While the Bankruptcy Court was trying to determine whether it had erred in
dismissing Land’s adversary proceeding, Land filed a new complaint in state court
that made essentially the same allegations it had made in its proposed amended
complaint in the bankruptcy. The state-court complaint did not list Innes or Building
in the caption as parties. The complaint did, however, include this allegation in
In 2006, Codefendants McIntyre Building Company and Innes
McIntyre as well as [Land] entered into an agreement with BB&T. That
agreement required BB&T to release its mortgage on Prattville Square
Shopping Center and, in turn, McIntyre Building agreed to encumber a
165 acre parcel of property located in Prattville, Alabama with a
mortgage loan with BB&T.
BB&T removed the state-court complaint to federal court, creating another
adversary proceeding in the bankruptcy.
For its part, Land opposed the motion to reopen Land’s previously dismissed
adversary proceeding and argued that its state-court complaint in the new adversary
proceeding should be remanded. The gist of Land’s argument in both cases was that
its claims did not affect Building’s bankruptcy estate.
After holding hearings and reviewing extensive briefing, the Bankruptcy
Court ultimately decided that it would reopen the dismissed case, keep the statecourt case, and consolidate the two actions. The Bankruptcy Court explained that it
had jurisdiction over the disputes and would need to resolve them to administer the
While the form of these proceedings is somewhat complex, the central
question is whether the mortgage of BB&T encumbers land of
McIntyre Land, as contended by BB&T, or whether the mortgage of
BB&T encumbers land of McIntyre Building, as contended by
McIntyre Land. . . . In bankruptcy parlance, McIntyre Land argues that
BB&T holds a secured claim against property of the estate while BB&T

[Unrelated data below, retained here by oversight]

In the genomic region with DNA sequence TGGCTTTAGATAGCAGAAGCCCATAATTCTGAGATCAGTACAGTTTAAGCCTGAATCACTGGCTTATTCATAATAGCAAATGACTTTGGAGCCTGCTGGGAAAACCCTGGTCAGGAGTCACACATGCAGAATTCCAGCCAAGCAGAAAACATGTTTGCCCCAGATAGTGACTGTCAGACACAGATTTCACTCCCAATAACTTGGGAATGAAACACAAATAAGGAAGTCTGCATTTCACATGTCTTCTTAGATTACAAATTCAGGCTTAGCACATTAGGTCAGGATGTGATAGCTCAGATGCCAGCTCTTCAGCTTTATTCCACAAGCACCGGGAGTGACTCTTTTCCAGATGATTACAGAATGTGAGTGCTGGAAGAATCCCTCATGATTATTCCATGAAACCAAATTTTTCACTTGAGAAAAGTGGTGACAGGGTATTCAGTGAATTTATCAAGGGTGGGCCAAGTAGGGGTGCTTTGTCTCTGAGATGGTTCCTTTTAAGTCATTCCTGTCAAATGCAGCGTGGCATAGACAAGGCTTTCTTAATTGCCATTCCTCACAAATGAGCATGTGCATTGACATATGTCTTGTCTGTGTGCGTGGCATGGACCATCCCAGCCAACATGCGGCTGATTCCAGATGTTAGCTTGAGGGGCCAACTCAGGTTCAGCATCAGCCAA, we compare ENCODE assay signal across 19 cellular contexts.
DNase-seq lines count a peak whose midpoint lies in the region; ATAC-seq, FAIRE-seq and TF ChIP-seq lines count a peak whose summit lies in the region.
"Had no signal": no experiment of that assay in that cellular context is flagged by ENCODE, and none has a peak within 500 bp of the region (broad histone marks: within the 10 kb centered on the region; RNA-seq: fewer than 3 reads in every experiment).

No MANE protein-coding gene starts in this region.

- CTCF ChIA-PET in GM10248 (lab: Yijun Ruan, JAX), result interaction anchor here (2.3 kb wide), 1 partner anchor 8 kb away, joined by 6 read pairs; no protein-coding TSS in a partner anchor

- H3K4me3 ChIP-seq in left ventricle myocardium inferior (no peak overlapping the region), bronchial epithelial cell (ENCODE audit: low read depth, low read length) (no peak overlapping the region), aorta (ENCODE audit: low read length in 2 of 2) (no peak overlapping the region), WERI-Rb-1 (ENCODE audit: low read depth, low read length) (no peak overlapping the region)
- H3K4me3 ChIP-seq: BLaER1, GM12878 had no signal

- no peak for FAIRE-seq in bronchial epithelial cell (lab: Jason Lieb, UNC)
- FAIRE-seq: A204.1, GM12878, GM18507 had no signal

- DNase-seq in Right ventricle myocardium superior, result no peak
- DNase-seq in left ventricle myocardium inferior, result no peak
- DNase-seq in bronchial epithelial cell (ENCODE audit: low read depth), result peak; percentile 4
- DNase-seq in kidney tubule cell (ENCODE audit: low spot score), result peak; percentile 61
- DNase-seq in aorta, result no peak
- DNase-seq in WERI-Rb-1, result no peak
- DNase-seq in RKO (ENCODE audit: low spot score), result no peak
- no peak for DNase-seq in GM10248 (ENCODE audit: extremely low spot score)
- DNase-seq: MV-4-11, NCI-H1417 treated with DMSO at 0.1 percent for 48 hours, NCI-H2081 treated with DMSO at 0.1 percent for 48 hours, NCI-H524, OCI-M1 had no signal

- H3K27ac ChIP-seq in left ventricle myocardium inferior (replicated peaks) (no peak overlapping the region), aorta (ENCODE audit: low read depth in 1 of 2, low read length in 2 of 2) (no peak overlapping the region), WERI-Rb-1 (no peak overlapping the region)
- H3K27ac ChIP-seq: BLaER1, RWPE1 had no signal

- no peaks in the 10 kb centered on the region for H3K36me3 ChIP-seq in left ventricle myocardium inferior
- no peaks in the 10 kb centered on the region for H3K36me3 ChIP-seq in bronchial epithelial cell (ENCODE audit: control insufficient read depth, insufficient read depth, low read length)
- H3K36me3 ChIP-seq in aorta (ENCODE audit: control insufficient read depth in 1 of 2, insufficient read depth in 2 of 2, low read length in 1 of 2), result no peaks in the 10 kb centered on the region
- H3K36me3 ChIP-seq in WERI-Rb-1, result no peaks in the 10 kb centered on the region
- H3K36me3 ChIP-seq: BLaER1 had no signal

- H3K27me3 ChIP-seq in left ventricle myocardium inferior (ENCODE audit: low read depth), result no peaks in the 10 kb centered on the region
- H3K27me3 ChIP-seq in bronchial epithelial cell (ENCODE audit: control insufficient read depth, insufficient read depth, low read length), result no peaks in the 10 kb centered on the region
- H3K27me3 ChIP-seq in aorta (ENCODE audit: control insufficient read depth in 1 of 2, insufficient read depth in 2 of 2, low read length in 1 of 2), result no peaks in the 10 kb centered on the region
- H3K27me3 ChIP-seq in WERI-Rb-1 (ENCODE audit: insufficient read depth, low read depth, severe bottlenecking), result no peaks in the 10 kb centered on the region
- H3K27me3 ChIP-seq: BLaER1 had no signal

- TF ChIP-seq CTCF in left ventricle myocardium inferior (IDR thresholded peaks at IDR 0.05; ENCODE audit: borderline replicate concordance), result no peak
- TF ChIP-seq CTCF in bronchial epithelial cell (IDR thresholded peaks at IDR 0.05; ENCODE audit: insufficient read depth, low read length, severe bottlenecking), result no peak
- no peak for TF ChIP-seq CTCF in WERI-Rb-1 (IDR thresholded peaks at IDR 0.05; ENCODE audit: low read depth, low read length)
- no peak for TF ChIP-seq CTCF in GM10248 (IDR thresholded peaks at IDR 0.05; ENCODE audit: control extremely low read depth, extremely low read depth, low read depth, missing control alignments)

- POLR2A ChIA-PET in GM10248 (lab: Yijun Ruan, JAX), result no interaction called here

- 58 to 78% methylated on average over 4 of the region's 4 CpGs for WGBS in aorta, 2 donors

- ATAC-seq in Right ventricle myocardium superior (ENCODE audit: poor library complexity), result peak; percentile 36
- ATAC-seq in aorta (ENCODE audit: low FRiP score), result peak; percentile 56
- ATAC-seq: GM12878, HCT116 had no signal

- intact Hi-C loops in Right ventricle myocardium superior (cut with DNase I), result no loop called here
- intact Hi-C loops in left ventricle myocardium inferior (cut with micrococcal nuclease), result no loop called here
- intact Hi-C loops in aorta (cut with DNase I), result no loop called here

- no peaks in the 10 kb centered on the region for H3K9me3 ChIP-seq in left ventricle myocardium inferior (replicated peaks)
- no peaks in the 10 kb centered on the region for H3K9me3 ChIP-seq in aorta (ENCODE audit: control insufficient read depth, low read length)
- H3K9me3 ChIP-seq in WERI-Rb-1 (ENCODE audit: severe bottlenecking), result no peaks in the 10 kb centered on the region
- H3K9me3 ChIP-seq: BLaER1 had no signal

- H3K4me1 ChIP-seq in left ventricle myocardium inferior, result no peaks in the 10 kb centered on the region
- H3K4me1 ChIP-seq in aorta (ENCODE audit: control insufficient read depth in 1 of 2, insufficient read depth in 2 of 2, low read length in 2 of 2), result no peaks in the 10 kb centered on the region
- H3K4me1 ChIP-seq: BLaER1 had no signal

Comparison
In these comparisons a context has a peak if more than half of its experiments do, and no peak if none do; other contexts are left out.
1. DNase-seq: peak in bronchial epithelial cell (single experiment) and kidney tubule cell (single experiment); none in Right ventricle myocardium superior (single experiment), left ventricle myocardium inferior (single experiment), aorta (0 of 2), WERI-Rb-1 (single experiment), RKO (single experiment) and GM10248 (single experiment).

argues that it does not. Therefore, the Court concludes that it has subject
matter jurisdiction pursuant to 28 U.S.C. § 1334(e)(1), and that these
are core proceedings within the meaning of 28 U.S.C. § 157(b)(2)(B).
Doc. 7-17 at 7 (Memorandum Decision).
The litigation continued, and the Bankruptcy Court entered the Proposed
Findings of Fact and Conclusions of Law on review here. In the Bankruptcy Court’s
proposed conclusions, it apparently changed its mind about whether the dispute was
a core proceeding:
[T]his proceeding is noncore. This conflict arises under contracts,
promissory notes, and mortgages. The dispute could have arisen absent
a bankruptcy filing. On the other hand, a core proceeding can only arise
in the context of a bankruptcy case. To be sure, the bankruptcy filing
made by Building complicated things for Land, but the underlying
dispute here is one involving state law rights under contract and
Recommendation at 14.
Jurisdiction and Standard of Review
There are two potential grounds for this Court to review the Bankruptcy
Court’s order. Bankruptcy courts are Article I courts, and their authority is limited
both by statute and Article III of the Constitution. In “core proceedings,” the
bankruptcy court may enter a final order, 28 U.S.C. § 157(b)(1), that is subject to
appellate review by the district court, see 28 U.S.C. § 158, which applies the usual
deferential standards of appellate review, see Fed. Rule Bkrtcy. Proc. 8013. In a
noncore proceeding, the bankruptcy court submits proposed findings of fact and
conclusions of law and “any final order or judgment shall be entered by the district
judge . . . after reviewing de novo those matters to which any party has timely and
specifically objected.” 28 U.S.C. § 157(c)(1).
Article III further complicates this area. Even though the bankruptcy statute
contemplates that bankruptcy courts will enter final orders in all core proceedings,
the Supreme Court has held that, for certain state-law core proceedings, a bankruptcy